A film with a budget “about the price of a used car,” according to its director, has stunned the independent film world by winning the top prize at the Sundance Film Festival on Saturday.
For the Dramatic Grand Jury Prize, writer-helmer Shane Carruth’s “Primer” beat out several films that had carved mountain-high profiles during the previous week -- including Zach Braff’s “Garden State,” Nicole Kassell’s “The Woodsman” and John Curran’s “We Don’t Live Here Anymore,” all of which star major talent and found homes with indie distributors.
“Primer” -- the story of four men who invent, partly by accident, a mechanism with the power to give them nearly anything they could want -- also stars Carruth, who wrote the screenplay. The film also picked up the Alfred P. Sloan Prize, which carries a $20,000 cash award and celebrates indie films incorporating themes of science and technology, during a ceremony at Park City Racquet Club.
Carruth was nearly speechless at his own upset, thanking “the cast, who was also the crew.” He remembered when the project “wasn’t a Sundance film but was a bunch of guys moving furniture” at his parents’ home, which he used as a location.
In a less-surprising development, HBO Films continued its roll at Sundance -- where, last year, its “American Splendor” captured the Grand Jury Prize -- by claiming audience awards in the dramatic and documentary categories.
“We Don’t Live Here” -- a literary adaptation that stars Naomi Watts, Mark Ruffalo, Laura Dern and Peter Krause -- won the Waldo Salt Screenwriting Award for Larry Gross. The film was picked up during the fest by Warner Independent Pictures, the banner’s first acquisition.
The Documentary Grand Jury Prize also was a bit of a surprise, going to Ondi Timmoner’s “Dig!” The film follows the very different paths of two 1990s alt-rock acts -- the Dandy Warhols and the Brian Jonestown Massacre -- with one heading to success and the other to obscurity. “Dig!” was pitted against several politically charged works, including Ross Kauffman and Zana Briski’s “Born Into Brothels,” an HBO project that won the documentary audience award and follows life in the red-light district of Calcutta, India.
“Dig!” had buyers circling throughout the festival and announced a deal hours before winning its prize. Appropriately, music impresario Chris Blackwell’s Palm Pictures will distribute the film theatrically and on home video/DVD; Sundance Channel is taking pay TV rights. The film will roll out through Palm in the fall.
The audience prize for dramatic film went to “Maria Full of Grace,” another HBO Films project (in association with Tucan Producciones Altercine). Written and directed by Joshua Marston, the movie follows a desperate 17-year-old girl who takes a job as a “mule,” smuggling drugs into the United States to pay for her mother’s and sister’s bills.
Marston said “Maria’s” win proves that foreign-language movies can cross over to American audiences. Fine Line Features and HBO Films agree, and are teaming to release the movie.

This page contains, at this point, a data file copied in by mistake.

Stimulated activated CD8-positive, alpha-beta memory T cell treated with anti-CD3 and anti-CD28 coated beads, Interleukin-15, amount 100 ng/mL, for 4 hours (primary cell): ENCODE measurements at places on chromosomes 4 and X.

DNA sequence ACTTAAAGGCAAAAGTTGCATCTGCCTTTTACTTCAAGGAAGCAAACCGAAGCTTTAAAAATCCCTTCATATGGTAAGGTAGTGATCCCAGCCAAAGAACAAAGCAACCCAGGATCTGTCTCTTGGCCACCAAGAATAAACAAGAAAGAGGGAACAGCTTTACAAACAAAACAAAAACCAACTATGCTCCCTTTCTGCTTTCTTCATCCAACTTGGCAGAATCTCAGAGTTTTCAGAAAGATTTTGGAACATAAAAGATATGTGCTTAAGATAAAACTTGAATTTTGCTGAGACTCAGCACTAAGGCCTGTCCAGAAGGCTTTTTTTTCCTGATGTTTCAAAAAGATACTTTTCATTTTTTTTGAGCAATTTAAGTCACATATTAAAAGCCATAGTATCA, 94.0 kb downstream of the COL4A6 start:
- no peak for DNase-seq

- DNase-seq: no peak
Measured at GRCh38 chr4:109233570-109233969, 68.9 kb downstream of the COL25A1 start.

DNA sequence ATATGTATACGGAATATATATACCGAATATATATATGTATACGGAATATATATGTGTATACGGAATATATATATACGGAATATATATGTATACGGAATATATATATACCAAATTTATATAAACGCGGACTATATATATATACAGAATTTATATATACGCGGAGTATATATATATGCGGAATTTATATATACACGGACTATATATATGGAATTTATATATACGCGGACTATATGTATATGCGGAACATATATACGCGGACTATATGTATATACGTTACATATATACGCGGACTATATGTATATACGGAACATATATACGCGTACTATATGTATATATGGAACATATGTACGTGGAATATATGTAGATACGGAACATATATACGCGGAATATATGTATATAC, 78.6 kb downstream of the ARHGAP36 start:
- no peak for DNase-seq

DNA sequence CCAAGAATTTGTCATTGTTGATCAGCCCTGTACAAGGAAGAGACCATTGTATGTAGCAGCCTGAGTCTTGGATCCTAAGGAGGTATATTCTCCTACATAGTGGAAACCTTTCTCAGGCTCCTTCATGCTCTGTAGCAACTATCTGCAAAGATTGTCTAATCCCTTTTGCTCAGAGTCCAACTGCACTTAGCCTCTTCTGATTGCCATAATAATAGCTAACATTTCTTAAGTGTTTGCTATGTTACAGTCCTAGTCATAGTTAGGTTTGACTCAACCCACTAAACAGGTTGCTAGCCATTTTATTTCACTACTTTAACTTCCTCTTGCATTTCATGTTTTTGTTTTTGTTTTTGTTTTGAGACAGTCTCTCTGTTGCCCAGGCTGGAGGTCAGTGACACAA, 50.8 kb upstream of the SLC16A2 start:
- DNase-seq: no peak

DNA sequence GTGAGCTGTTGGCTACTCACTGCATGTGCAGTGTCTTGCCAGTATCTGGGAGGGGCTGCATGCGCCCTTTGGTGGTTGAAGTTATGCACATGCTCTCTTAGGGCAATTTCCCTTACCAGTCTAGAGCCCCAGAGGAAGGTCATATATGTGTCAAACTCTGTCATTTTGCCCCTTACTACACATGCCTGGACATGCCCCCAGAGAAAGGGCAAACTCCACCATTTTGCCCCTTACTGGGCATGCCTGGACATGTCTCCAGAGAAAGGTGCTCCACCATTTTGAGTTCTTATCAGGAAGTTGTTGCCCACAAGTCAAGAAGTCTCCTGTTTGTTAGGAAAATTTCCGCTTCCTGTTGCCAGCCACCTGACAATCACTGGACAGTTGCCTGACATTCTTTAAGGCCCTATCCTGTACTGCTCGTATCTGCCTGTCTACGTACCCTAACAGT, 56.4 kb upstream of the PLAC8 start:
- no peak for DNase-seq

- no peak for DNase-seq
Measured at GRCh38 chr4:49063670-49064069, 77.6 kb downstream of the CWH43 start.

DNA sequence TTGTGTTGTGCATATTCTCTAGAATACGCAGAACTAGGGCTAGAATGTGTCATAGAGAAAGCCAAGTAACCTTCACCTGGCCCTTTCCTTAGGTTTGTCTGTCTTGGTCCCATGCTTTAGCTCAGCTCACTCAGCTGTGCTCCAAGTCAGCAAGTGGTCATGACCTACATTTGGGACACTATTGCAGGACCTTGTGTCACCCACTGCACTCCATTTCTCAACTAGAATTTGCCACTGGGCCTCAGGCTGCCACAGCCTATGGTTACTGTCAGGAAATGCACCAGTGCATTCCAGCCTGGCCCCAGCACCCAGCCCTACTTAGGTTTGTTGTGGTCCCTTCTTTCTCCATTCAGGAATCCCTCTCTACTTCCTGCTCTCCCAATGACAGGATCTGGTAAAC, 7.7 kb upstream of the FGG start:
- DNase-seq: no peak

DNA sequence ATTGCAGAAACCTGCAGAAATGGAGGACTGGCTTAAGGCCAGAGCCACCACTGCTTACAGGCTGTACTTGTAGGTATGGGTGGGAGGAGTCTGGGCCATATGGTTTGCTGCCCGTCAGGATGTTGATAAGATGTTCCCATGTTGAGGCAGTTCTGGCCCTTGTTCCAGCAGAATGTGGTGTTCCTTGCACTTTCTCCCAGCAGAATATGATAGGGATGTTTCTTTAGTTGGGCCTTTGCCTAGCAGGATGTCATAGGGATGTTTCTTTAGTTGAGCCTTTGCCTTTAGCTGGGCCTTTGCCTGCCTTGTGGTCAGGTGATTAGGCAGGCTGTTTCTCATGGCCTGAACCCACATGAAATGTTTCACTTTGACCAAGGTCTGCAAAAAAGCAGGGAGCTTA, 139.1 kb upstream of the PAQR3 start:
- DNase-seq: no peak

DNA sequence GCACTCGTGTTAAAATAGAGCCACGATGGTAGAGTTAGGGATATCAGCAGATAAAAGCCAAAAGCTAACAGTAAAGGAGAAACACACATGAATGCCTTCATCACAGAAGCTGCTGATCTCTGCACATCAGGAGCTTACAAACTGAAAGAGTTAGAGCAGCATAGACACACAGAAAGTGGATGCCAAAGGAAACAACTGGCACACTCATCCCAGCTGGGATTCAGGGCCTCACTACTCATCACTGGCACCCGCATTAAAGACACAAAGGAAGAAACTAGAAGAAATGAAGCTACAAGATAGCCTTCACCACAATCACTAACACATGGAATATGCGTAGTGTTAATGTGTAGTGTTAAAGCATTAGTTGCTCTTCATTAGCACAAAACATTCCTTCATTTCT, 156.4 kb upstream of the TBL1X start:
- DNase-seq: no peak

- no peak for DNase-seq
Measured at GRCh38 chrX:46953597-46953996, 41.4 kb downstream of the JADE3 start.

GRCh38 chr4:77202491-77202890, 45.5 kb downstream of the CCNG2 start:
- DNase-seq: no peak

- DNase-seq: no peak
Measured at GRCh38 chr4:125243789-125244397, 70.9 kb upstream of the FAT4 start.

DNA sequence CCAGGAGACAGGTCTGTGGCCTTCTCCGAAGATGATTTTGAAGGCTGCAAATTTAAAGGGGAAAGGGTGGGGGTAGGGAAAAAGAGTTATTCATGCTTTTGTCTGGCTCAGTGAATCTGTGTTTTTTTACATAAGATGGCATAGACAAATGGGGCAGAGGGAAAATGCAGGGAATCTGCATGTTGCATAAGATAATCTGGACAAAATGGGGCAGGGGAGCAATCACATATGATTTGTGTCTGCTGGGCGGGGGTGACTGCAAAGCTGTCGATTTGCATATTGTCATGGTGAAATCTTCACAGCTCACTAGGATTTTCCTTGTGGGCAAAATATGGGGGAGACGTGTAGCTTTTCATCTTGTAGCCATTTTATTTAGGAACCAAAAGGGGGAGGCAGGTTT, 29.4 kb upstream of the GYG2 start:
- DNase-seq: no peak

The dramatic directing award went to Debra Granik for “Down to the Bone,” which follows a working-class housewife with two young boys who is struggling with drug addiction. The film’s lead, Vera Farmiga, won a Special Jury Prize for acting.
Morgan Spurlock took the documentary directing award for “Super Size Me,” for which the helmer decided he would eat solely at McDonald’s, three meals a day for 30 days, to see what happened -- with harrowing results. “Super Size” became one of the fest’s most talked-about documentaries and served as grist for the Main Street rumor mill, with indie insiders wondering if the fast-food restaurant chain might keep the unflattering movie from opening theatrically.
But during his acceptance speech, Spurlock assured the audience that a theatrical deal was in the works and that the film’s TV rights had been sold to A&E.
“I don’t know about you guys, but I’m lovin’ it,” Spurlock quipped, mocking the McDonald’s tag line. “We came here with such medium-sized expectations.”
In the World Cinema sections, Canada stole the show. The dramatic prize went to “Seducing Doctor Lewis,” director Jean-Francois Pouliot’s story of a Montreal doctor who is asked to relocate to a dreary fishing village to save its economy inadvertently.
The World Cinema documentary winner was “The Corporation,” from co-helmers Mark Achbar and Jennifer Abbott. Based on a book by Joel Bakan, the Canadian film traces the evolution of corporations from publicly regulated institutions to their present social predominance.
“Corporation’s” award stirred controversy when Achbar cracked from the stage, “I am obligated to thank the corporate sponsors of the festival, and I thank them particularly for their subtlety,” referring to the ubiquitous branding that has claimed Sundance.
One of the evening’s subsequent presenters, John Cameron Mitchell, offered a rebuttal, commenting that “we’re a country that does not have government-sponsored art anymore, so we all turned to the corporations.” He added that there are good people unwillingly “trapped inside corporations, as we are all trapped inside this current government,” a comment that drew loud applause.